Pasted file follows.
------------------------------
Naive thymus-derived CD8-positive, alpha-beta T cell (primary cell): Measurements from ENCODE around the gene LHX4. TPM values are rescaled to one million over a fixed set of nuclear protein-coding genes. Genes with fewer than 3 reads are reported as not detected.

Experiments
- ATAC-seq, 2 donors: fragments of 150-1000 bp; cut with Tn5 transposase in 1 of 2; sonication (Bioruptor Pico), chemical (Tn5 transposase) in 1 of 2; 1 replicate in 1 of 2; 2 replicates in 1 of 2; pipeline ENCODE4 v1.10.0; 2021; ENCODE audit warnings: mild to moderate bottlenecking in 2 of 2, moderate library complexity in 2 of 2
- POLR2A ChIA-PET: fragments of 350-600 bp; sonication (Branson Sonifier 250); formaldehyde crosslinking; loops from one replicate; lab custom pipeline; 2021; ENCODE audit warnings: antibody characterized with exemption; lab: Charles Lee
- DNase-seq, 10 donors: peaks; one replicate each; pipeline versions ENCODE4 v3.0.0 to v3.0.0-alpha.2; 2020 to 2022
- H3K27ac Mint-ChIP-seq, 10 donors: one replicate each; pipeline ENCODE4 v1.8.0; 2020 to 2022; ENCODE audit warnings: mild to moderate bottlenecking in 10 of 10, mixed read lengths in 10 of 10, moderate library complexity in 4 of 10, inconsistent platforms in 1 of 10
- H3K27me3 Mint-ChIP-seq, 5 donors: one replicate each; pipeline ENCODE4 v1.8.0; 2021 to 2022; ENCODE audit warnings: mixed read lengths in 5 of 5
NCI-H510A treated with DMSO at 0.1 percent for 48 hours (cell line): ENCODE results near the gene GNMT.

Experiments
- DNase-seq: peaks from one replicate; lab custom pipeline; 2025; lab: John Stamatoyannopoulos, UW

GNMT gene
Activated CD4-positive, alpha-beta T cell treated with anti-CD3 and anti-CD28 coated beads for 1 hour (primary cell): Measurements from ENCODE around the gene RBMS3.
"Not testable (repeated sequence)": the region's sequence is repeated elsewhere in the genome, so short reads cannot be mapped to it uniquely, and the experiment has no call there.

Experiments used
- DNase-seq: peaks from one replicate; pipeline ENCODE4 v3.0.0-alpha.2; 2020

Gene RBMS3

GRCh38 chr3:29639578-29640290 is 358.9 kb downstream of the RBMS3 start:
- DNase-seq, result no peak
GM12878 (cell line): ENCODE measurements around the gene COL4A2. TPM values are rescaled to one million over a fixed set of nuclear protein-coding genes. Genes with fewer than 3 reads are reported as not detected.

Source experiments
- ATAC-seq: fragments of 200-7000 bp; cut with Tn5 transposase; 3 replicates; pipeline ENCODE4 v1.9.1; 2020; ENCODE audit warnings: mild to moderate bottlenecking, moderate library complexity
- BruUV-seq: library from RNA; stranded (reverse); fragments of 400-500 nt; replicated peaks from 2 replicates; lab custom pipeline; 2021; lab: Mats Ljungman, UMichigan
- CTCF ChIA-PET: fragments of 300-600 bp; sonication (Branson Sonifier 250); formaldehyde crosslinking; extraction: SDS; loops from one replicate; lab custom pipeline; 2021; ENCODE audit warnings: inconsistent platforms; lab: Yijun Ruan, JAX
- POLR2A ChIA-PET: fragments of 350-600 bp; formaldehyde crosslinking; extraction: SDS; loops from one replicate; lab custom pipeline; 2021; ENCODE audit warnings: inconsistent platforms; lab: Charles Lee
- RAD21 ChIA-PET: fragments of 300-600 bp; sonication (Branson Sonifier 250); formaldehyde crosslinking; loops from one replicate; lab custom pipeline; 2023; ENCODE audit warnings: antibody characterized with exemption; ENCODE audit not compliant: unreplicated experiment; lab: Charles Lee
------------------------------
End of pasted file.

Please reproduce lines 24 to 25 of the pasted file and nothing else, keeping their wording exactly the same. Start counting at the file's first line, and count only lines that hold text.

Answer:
- POLR2A ChIA-PET: fragments of 350-600 bp; formaldehyde crosslinking; extraction: SDS; loops from one replicate; lab custom pipeline; 2021; ENCODE audit warnings: inconsistent platforms; lab: Charles Lee
- RAD21 ChIA-PET: fragments of 300-600 bp; sonication (Branson Sonifier 250); formaldehyde crosslinking; loops from one replicate; lab custom pipeline; 2023; ENCODE audit warnings: antibody characterized with exemption; ENCODE audit not compliant: unreplicated experiment; lab: Charles Lee